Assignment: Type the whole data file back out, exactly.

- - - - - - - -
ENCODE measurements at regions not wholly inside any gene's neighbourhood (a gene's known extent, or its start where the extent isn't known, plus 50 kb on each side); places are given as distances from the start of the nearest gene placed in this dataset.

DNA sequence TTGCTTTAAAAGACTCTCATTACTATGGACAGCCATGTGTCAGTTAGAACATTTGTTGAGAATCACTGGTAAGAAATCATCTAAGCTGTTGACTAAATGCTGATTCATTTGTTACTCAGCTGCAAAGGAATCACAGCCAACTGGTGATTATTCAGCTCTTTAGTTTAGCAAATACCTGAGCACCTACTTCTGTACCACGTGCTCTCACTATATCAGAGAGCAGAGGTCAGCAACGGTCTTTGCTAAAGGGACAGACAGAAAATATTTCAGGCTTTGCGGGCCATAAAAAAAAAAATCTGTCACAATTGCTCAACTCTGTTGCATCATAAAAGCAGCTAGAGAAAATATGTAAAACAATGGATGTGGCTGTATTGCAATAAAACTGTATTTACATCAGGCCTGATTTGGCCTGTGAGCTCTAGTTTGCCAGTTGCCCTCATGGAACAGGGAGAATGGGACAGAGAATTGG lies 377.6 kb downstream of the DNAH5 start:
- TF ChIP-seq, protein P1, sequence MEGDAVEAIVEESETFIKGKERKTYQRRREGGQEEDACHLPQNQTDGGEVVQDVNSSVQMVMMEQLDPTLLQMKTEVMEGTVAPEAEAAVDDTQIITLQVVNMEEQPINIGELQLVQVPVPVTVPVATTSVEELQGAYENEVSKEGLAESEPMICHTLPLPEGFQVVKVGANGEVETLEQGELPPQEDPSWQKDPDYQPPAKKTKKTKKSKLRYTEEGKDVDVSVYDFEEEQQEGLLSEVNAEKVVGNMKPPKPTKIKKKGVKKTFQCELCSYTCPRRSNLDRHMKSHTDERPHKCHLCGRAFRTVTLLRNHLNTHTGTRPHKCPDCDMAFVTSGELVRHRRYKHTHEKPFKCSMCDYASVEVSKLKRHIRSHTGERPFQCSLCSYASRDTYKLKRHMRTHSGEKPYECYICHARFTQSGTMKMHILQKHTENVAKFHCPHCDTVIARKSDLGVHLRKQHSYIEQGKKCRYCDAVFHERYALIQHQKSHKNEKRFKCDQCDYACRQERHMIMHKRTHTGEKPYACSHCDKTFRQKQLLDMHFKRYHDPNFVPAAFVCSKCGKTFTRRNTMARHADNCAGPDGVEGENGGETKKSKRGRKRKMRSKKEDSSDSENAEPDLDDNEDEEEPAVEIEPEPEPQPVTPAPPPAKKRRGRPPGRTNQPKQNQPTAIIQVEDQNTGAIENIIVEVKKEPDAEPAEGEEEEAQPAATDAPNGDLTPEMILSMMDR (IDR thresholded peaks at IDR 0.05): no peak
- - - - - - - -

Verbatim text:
ENCODE measurements at regions not wholly inside any gene's neighbourhood (a gene's known extent, or its start where the extent isn't known, plus 50 kb on each side); places are given as distances from the start of the nearest gene placed in this dataset.

DNA sequence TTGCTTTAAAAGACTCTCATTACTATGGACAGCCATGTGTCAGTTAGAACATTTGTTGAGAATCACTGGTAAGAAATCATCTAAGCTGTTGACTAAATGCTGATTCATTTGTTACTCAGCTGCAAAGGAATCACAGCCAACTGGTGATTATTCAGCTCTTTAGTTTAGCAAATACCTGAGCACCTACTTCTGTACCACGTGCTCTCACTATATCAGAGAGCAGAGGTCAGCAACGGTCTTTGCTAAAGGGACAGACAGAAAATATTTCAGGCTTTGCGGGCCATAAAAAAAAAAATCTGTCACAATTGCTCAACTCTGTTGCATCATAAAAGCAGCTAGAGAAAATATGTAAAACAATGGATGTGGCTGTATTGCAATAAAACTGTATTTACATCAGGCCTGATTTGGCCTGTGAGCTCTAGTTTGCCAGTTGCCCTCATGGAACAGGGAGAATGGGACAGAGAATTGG lies 377.6 kb downstream of the DNAH5 start:
- TF ChIP-seq, protein P1, sequence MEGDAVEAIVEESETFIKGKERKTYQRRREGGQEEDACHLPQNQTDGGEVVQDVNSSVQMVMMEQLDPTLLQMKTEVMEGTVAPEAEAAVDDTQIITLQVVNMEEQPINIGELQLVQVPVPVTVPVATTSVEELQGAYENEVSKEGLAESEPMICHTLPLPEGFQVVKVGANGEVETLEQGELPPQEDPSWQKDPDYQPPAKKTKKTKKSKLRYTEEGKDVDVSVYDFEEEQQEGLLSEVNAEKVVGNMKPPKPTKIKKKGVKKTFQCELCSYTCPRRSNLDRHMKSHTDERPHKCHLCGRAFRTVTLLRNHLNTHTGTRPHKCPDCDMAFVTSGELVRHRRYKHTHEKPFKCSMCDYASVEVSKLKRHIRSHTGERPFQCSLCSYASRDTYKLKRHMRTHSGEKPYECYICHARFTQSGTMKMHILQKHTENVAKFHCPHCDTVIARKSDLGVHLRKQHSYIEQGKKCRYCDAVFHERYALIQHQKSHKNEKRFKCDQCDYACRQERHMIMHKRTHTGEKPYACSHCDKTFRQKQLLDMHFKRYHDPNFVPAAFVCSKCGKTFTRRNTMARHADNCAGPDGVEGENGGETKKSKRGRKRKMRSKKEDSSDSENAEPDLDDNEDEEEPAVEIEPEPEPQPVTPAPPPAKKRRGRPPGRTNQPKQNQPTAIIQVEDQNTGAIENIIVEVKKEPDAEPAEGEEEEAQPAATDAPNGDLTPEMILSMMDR (IDR thresholded peaks at IDR 0.05): no peak